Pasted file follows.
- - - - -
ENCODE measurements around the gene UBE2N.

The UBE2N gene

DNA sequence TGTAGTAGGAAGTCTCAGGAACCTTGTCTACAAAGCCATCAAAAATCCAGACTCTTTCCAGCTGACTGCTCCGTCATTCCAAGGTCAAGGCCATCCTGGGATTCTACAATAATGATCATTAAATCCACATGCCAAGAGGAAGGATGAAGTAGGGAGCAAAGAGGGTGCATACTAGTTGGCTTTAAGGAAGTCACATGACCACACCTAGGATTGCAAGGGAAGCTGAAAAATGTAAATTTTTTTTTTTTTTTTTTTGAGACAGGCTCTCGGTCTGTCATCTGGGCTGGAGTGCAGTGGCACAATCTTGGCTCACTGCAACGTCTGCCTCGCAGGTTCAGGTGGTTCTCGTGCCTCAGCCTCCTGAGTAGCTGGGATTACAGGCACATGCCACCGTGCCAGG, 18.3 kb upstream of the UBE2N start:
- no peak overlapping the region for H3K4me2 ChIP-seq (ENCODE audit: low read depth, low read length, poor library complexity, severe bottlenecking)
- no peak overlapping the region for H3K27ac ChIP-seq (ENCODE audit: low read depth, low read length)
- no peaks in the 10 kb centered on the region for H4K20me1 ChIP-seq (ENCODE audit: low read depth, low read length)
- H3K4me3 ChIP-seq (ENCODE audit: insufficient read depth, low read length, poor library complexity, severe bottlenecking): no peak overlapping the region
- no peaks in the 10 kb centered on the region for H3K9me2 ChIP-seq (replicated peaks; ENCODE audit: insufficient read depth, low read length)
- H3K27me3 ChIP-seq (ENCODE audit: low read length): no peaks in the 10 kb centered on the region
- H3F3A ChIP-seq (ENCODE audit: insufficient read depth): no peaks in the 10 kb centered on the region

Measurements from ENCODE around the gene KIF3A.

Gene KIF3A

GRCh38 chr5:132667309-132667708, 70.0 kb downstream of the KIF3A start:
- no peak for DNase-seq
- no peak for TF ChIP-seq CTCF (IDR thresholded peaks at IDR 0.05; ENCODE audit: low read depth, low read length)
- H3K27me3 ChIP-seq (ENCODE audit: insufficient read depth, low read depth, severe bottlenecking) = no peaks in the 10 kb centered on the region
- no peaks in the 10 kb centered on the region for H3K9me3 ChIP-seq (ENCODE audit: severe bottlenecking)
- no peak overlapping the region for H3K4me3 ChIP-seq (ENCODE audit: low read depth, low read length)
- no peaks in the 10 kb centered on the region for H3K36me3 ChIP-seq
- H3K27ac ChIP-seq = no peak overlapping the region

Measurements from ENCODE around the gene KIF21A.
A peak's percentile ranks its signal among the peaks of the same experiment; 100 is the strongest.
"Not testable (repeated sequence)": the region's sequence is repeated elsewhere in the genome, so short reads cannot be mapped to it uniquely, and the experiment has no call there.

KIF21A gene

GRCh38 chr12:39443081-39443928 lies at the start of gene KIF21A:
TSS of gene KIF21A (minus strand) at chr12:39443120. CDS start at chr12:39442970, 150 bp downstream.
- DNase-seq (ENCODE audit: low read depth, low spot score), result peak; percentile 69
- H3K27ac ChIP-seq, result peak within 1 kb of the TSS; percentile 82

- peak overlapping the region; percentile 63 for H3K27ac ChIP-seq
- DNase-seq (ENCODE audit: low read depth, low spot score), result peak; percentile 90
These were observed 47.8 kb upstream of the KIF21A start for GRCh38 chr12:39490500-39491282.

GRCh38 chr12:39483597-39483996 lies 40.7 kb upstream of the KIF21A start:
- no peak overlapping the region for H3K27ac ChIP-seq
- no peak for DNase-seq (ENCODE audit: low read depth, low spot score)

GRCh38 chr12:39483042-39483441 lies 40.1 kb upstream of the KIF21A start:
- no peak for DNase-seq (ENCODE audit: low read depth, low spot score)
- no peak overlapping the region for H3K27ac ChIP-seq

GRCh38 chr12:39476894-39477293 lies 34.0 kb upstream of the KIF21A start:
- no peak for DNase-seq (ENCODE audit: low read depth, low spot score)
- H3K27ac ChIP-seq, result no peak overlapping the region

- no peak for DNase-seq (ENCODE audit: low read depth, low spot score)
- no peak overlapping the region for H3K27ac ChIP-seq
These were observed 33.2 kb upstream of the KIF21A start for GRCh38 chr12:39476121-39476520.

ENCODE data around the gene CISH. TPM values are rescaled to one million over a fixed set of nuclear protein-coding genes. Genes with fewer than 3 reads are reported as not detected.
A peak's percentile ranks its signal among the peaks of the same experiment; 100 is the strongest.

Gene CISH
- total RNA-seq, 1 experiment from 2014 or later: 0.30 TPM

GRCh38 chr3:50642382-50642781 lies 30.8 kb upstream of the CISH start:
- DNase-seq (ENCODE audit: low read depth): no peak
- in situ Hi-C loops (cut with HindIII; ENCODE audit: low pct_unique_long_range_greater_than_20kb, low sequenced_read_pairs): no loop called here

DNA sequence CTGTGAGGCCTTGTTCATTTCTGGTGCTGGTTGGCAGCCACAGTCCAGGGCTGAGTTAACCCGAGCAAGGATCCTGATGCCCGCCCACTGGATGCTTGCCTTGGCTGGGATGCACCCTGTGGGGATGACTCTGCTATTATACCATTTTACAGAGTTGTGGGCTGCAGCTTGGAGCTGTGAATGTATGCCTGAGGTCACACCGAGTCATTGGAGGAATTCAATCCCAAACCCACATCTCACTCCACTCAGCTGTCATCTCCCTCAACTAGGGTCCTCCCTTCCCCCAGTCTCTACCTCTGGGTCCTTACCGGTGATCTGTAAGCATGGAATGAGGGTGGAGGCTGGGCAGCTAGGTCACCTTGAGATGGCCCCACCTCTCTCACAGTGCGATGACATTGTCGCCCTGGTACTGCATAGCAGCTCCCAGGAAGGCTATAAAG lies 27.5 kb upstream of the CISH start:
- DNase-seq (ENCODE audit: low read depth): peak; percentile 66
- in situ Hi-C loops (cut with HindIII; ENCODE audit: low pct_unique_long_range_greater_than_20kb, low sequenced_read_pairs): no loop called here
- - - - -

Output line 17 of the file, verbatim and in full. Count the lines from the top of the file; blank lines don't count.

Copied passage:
- no peaks in the 10 kb centered on the region for H3K9me3 ChIP-seq (ENCODE audit: severe bottlenecking)